In a panel moderated by Kylie Davis, Executive Director of PropTech Association Australia, real estate business leaders focused on property management and how businesses can get measurable ROI from implemented technology. “We are finding more and more that ROI is not based solely on finance,” says Julie Kezelman, Program Director, ReatTechX at Taronga Ventures. “Safety, sustainability, data and insights are all now part of the equation.” David Bowie, Senior Vice President and Managing Director at MRI Software agrees, “ROI comes not from implementing new technology but from taking action on the insights it can give you.”

Using PropTech to improve the safety, comfort and operations of living centres

Data coming from PropTech is rife with important information that can help make homes and buildings run efficiently and safely, but often overlooked properties such as living centres can also benefit from these data. Space planning, occupant comfort and cost-cutting are the biggest drivers in commercial real estate. In their session, Varun Nair, Head of Facilities Management and Philip Yang, Head of Centre Technology at Scentre Group discussed how they use data to improve living centers and add value to their customers.

The unique needs of living centres require a better understanding of its occupants, carers and medical practitioners that live in and use the facility. With the help of data analytics, video analytics, automation and artificial intelligence, real estate businesses are able to gain insights in how they can improve comfort, safety, accessibility and community experience in these properties.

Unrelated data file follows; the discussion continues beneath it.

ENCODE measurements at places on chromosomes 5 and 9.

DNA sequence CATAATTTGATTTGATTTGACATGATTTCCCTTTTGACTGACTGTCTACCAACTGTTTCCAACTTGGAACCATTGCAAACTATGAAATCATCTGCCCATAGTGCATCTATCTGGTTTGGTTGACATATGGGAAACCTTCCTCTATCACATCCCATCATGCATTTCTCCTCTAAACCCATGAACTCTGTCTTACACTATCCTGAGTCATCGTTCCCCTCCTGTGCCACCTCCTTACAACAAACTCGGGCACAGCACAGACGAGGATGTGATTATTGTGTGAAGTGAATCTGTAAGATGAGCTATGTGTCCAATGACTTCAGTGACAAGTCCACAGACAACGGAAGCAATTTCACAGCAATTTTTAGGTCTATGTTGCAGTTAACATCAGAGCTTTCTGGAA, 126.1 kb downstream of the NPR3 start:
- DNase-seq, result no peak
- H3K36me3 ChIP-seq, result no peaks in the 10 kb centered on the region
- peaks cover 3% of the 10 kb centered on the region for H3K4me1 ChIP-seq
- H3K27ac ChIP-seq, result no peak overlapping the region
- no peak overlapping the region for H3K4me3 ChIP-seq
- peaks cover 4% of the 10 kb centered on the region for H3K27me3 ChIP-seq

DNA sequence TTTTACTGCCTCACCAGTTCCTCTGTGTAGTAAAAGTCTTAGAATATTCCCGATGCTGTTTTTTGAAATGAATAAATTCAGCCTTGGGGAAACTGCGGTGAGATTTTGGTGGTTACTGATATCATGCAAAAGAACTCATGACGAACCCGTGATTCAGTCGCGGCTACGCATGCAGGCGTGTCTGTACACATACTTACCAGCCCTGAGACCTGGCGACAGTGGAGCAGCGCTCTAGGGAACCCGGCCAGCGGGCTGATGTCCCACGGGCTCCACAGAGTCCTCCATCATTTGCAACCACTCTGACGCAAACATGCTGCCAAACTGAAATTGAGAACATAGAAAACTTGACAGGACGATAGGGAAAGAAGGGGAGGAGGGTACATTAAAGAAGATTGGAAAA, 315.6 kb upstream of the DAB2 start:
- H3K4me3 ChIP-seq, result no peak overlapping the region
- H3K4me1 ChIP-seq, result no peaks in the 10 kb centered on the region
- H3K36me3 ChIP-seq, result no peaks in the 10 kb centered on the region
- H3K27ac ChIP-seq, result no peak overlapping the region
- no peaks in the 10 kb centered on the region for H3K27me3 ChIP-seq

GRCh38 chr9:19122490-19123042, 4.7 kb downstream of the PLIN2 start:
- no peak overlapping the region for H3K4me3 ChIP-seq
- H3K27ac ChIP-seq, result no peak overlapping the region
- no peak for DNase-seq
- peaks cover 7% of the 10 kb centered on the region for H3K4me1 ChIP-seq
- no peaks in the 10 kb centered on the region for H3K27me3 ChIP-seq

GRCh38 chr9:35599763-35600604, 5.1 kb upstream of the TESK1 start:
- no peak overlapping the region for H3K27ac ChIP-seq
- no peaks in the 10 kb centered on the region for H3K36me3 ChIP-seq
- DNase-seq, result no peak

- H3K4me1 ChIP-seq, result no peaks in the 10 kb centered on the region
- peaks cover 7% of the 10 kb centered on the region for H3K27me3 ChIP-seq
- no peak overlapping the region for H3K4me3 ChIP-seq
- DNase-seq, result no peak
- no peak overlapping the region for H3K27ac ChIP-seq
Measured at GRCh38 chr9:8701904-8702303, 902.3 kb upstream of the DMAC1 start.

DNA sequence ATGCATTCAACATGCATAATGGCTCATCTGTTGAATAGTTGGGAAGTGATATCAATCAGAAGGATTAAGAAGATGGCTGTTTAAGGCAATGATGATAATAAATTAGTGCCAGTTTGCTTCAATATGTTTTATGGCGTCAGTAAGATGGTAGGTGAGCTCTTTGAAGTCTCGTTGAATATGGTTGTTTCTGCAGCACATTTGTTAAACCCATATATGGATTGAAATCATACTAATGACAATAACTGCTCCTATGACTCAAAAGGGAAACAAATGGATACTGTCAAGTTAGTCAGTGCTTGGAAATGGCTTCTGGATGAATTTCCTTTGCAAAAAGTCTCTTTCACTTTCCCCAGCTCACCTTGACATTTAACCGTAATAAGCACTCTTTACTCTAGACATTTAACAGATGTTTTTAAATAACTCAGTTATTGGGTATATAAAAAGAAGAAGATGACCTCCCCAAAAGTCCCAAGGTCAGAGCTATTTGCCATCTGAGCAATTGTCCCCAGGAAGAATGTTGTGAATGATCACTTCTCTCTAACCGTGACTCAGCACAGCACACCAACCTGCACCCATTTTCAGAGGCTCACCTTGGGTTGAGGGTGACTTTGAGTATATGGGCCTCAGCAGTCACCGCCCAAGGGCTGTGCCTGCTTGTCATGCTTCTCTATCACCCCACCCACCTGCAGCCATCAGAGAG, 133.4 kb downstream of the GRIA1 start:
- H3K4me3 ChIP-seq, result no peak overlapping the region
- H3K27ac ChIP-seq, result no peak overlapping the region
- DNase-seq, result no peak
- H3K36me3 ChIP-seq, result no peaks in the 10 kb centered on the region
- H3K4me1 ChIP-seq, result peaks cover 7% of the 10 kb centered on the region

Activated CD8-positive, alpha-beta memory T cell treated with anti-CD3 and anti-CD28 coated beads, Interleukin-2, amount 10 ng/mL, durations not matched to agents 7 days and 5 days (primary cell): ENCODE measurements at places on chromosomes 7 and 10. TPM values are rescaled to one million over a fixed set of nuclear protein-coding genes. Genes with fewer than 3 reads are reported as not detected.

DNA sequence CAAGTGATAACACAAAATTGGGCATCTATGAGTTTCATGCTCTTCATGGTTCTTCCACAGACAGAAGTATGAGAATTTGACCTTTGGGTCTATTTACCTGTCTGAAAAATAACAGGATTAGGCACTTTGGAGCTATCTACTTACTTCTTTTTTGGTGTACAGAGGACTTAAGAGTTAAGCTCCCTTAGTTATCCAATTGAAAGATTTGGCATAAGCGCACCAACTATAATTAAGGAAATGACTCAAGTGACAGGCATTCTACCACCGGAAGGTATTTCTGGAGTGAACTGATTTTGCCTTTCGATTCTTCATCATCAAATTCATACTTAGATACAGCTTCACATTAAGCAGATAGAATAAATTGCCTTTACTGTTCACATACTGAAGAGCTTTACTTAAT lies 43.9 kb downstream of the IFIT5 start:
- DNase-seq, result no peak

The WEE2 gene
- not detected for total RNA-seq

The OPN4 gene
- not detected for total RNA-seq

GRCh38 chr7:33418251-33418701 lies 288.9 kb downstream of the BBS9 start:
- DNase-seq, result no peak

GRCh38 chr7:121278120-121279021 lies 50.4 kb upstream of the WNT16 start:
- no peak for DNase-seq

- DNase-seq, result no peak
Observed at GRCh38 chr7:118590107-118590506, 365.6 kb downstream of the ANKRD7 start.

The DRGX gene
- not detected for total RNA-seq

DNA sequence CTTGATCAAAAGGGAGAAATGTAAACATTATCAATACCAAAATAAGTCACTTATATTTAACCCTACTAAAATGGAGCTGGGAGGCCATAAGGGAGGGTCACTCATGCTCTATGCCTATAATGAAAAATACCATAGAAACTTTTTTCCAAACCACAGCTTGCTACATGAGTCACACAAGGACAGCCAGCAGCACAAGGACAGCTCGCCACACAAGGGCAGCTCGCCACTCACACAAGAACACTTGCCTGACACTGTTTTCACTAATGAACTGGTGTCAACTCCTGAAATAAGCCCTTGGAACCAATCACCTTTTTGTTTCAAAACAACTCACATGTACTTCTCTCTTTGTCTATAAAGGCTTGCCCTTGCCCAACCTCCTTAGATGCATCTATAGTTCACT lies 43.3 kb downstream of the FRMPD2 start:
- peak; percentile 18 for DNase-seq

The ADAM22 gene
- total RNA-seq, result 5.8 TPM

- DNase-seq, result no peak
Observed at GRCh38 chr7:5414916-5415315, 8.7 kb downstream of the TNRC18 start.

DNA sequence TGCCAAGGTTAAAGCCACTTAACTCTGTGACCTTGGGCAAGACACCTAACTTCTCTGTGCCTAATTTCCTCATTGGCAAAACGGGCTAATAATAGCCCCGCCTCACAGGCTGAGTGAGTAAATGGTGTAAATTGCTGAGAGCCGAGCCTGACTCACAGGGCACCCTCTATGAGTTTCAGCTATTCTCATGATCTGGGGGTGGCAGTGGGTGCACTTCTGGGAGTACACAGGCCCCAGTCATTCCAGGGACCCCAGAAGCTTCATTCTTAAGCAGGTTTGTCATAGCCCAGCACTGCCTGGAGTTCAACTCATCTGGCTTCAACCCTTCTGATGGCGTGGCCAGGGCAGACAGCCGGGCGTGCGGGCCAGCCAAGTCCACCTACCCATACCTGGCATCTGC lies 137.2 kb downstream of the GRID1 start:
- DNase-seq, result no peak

Data will become more important than rent

Speaking of data, Sven Sylvester of Taronga Group discussed the importance of data – going as far as to say that the customer data your business collects could become even more important than the rent they pay.

Sven makes the case for the outlook of smart buildings and how data is the key driver in this transformation over the next few years. There are lots of technologies available right now, but he says that the next horizon will find properties using next generation of products and services that utilise data such as smart contracts and blockchain.

And that is just the first step – as real estate touches every part of a person’s life – where they live, work, and play – real estate businesses will eventually transform into something more similar to tech giants like Google and Apple. Those companies are much more than the search engine operating system they started as – in essence, they are data companies, as they use the massive amounts of data they collect to provide superior service, without which they would be nothing.  Sven believes that the real estate industry is actually better equipped than anyone to follow this model thanks to the hundreds of points we all have with real estate every day – and he’s probably right, if the 16 petabytes of data that Scentre group control right now is anything to go by.

Conclusion

PropTech is here to stay, and organisations that don’t adapt will be left behind as customers demand higher standards of service. Understanding your customer is key to providing this service, and it is the data you collect through PropTech that will enable this change. But implementing property management software is not a silver bullet. Technology provides the insights that enable change, but it is the actions taken based on those insights that will shape the future of the industry.